4. Make sure you have some complex carbs in your diet. This sounds boring, but complex carbs, like whole grains, sweet potatoes, rice, beans, ‘n’ stuff, all slowly break down into blood sugar. If your blood sugar is steady, you won’t crave sugar. You might still habitually crave it, but that’s a ton better than a sugar-crash craving, which will likely lead to bingeing.

5. The protein powder trick. Most protein powders have a small amount of sugar and a touch of artificial sweetener, and are 90 percent protein. If you can find one you like (our Whey Protein Powder is fantastic, ahem, ahem), you might be able to curb your cravings with a high-protein snack. Chalene Johnson, the creator of Turbo Jam®, uses chocolate protein powder as a base for pudding, and Beachbody® advice staff member, Denis Faye, sprinkles it on cereal. If you get creative, the possibilities may be endless.

10 Tips for Getting Your Kids to Eat Healthily

Healthy KidsAs hard as it is to fight your junk food urges, if you have kids, you probably know that getting Junior to make smart food choices is triple the challenge. It’d be excellent if you could just yell, “Hey, you! Eat your spinach!” But you can’t. As is the case when dealing with most aspects of a child’s life, it takes commitment, patience, and some serious cunning to steer them down the right path. If you’ve watched the “Healthy Eats” disc of the ChaLEAN Extreme® program, you know that Chalene and her husband Brett made a commitment to teach their son Brock and daughter Sierra the benefits of a solid diet. Here, in Chalene’s words, is a little insight on how they did it.

1. Portion control
Digging into the entire box of goldfish crackers, or any other kid’s snack, is a bad idea. So it’s a good idea to empty out that box into smaller ziplock bags, for better portion control. Do this the moment the treats are pulled from the grocery store bags! This helps children understand what a healthy portion looks like. Meals and portion sizes have increased nearly 40 percent over the last decade. As parents, we have to teach our children that it’s not deprivation—it’s proper nutrition.

2. Sneak in the whole grains
Use whole-grain pasta and brown rice, but don’t tell your kids. They’ll never know the difference. No one, especially children, likes change when it comes to food. I like to use the “stealth” approach, i.e., fly low under the radar! When I switched my kids from regular pasta to whole-grain, whole wheat pasta, I did it in stages. First, I added just a 1/4 cup of the healthier noodles. Each time I added more, until eventually they were eating the whole-grain stuff and had no idea! They still have no idea! We had spaghetti at a restaurant the other night (the enriched-flour kind), and the kids said the restaurant pasta was “weird . . . kinda slimy!” How fantastic is that? The key is making the changes gradually and not making a big deal about them.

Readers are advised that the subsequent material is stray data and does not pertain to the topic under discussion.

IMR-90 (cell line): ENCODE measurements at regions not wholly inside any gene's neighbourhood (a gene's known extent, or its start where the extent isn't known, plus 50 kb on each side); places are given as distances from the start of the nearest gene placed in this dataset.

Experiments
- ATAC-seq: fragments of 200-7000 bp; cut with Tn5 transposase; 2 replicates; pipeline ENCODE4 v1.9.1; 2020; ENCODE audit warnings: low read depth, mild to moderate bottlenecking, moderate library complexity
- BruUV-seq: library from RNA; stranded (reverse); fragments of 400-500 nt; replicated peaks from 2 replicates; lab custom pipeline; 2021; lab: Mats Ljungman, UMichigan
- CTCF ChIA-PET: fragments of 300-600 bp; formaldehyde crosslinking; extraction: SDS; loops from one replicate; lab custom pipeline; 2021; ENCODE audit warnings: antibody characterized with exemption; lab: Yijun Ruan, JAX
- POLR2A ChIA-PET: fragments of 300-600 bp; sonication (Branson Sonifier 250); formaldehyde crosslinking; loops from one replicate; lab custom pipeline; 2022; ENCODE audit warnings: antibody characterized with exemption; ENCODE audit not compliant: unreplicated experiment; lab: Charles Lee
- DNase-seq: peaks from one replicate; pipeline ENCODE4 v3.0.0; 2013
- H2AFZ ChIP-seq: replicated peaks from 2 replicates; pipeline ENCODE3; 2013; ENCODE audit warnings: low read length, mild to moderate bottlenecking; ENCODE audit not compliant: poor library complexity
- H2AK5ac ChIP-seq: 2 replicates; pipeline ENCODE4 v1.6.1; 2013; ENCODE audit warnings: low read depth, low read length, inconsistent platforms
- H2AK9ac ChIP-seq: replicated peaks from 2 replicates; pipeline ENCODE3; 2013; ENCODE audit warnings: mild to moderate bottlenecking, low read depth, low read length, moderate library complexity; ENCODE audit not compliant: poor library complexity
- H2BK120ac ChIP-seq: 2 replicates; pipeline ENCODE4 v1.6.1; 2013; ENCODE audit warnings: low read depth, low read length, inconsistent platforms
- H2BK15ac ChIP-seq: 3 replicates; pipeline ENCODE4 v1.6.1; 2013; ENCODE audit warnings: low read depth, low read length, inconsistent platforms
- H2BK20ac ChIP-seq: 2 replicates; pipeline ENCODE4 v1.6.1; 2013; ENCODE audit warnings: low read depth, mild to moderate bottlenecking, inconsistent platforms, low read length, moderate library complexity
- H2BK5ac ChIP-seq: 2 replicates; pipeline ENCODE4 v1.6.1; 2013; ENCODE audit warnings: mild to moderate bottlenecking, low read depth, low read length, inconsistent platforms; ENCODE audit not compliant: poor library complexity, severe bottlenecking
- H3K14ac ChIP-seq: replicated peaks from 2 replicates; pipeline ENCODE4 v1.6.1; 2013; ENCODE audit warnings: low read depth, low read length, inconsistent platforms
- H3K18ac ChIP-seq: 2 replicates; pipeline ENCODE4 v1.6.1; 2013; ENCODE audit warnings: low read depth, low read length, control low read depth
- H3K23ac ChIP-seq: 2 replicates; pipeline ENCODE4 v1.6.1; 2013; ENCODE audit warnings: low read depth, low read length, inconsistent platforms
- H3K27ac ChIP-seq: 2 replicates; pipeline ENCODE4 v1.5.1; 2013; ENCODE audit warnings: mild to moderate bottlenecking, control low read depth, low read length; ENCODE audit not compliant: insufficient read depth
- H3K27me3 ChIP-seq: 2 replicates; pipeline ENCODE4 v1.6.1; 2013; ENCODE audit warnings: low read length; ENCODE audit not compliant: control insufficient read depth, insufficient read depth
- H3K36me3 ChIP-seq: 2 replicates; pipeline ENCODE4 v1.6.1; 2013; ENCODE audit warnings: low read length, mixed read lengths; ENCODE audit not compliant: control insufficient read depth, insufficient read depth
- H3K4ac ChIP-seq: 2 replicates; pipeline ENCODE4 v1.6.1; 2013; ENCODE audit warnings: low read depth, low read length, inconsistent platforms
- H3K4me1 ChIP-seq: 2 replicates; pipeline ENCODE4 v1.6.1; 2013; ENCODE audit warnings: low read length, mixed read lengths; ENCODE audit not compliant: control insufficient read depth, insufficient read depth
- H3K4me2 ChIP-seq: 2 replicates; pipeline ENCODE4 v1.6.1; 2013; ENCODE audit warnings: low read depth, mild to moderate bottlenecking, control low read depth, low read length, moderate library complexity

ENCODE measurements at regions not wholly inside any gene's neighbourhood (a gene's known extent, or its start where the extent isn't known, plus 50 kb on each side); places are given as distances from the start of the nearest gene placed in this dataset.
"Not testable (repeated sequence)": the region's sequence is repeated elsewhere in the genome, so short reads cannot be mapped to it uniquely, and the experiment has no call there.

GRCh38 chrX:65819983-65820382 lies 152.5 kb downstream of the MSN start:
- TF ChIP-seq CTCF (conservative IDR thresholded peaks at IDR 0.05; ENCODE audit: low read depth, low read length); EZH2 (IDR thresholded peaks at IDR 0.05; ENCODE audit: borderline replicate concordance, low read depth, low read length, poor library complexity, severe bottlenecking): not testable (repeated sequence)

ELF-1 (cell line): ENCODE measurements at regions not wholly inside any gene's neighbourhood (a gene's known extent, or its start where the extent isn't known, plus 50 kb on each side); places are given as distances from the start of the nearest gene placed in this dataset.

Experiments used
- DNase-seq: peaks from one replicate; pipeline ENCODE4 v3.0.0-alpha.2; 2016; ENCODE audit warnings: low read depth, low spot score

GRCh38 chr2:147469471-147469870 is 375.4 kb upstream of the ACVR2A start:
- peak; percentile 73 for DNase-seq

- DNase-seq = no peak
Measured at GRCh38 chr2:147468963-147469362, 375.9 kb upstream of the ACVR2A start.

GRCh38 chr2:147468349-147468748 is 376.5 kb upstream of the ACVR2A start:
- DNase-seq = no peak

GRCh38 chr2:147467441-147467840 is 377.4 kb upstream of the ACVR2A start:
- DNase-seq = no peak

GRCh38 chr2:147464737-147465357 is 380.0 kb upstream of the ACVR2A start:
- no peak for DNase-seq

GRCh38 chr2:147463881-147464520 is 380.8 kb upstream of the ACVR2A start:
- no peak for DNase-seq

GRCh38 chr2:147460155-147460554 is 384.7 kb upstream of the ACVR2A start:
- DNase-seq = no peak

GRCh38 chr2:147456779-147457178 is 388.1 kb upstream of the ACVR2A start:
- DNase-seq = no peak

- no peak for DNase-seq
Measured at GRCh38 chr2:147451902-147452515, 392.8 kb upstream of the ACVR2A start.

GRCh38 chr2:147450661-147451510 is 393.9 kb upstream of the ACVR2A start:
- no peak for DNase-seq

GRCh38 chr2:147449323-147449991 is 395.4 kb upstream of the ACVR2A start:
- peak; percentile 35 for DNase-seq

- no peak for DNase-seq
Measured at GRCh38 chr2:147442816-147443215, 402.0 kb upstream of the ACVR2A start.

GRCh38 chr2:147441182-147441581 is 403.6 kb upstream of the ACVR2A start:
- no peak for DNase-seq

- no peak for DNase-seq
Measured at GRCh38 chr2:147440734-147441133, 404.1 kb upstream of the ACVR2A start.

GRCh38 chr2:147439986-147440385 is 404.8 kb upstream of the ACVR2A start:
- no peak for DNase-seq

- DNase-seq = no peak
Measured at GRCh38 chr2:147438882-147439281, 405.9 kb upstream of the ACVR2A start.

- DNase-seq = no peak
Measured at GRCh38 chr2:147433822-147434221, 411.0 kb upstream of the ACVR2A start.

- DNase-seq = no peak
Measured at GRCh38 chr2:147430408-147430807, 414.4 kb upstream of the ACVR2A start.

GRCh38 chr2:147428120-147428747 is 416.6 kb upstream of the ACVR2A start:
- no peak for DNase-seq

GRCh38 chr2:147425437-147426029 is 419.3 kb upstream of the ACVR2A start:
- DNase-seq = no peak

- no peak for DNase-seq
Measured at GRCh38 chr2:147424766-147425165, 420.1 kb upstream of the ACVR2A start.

3. Lead by example
If you’re giving your kids apples but you’re eating Snickers, it’s never going to work. Following a healthy diet needs to be part of the commitment of good parenting. Never use the “D” [“Diet”] word in front of children. When you do, and they see you eating healthily, they assume that healthy food is something you’re forced to eat as a punishment. Lead by example. Say, “Mommy is eating this for more energy and to be stronger.” Make negative comments about food without nutritional value. For example, when I do have the occasional “treat,” I will often say, “Wow, that piece of cake gave me a sugar crash and a headache. Now I feel so sluggish!” Use positive comments about healthy food without reference to weight. Try, “I feel so much stronger when I eat fruit for a snack!”

4. Make food fun
Taste is something that changes over time. Our taste buds actually change as we age; this explains why some children will eat broccoli and green beans and others find the smell and taste worse than starvation! Continually introduce healthy food and find unique ways to introduce the food in stages. For example, your children might try a small amount of broccoli mixed in with their mac and cheese. Once you’ve gotten them to accept that as a regular staple, transition to broccoli with a creamy cheese soup. Eventually, your children may acquire a taste for steamed broccoli! Can you imagine the day? But starting right out of the gates with a big plate of steamed broccoli in front of a child who doesn’t eat green things is asking for a battle! Baby steps!